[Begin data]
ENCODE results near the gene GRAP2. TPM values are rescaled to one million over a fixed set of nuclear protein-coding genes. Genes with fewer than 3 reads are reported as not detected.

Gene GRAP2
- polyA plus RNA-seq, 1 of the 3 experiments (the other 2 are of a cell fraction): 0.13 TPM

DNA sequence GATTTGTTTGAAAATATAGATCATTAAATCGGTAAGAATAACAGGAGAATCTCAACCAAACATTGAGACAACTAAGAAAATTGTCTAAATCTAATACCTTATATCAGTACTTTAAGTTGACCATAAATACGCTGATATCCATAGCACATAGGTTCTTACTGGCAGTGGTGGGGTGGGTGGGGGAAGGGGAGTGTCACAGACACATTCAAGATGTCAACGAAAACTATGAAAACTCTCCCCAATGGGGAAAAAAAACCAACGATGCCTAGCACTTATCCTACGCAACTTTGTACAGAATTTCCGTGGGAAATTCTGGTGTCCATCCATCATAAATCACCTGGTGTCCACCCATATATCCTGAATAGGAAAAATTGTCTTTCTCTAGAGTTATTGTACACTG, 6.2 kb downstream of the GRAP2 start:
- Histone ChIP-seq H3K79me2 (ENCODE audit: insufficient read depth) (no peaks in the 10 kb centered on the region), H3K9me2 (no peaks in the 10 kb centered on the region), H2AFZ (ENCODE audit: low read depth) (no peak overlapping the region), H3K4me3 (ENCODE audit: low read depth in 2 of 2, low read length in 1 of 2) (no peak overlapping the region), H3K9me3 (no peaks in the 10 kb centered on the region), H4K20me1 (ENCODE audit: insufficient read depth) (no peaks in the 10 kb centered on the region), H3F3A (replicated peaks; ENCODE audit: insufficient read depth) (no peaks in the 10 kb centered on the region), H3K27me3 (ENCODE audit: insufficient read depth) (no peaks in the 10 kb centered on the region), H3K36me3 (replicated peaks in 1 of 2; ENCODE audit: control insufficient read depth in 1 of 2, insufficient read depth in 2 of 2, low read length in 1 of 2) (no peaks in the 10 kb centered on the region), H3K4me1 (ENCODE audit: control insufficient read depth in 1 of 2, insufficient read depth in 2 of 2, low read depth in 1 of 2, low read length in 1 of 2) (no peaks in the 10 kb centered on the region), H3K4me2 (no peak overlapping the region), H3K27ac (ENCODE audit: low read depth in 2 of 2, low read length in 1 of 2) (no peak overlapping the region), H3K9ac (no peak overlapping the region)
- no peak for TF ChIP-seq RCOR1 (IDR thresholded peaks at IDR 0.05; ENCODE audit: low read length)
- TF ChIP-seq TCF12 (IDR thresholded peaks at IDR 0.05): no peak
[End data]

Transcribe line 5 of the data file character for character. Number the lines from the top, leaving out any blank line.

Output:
- Histone ChIP-seq H3K79me2 (ENCODE audit: insufficient read depth) (no peaks in the 10 kb centered on the region), H3K9me2 (no peaks in the 10 kb centered on the region), H2AFZ (ENCODE audit: low read depth) (no peak overlapping the region), H3K4me3 (ENCODE audit: low read depth in 2 of 2, low read length in 1 of 2) (no peak overlapping the region), H3K9me3 (no peaks in the 10 kb centered on the region), H4K20me1 (ENCODE audit: insufficient read depth) (no peaks in the 10 kb centered on the region), H3F3A (replicated peaks; ENCODE audit: insufficient read depth) (no peaks in the 10 kb centered on the region), H3K27me3 (ENCODE audit: insufficient read depth) (no peaks in the 10 kb centered on the region), H3K36me3 (replicated peaks in 1 of 2; ENCODE audit: control insufficient read depth in 1 of 2, insufficient read depth in 2 of 2, low read length in 1 of 2) (no peaks in the 10 kb centered on the region), H3K4me1 (ENCODE audit: control insufficient read depth in 1 of 2, insufficient read depth in 2 of 2, low read depth in 1 of 2, low read length in 1 of 2) (no peaks in the 10 kb centered on the region), H3K4me2 (no peak overlapping the region), H3K27ac (ENCODE audit: low read depth in 2 of 2, low read length in 1 of 2) (no peak overlapping the region), H3K9ac (no peak overlapping the region)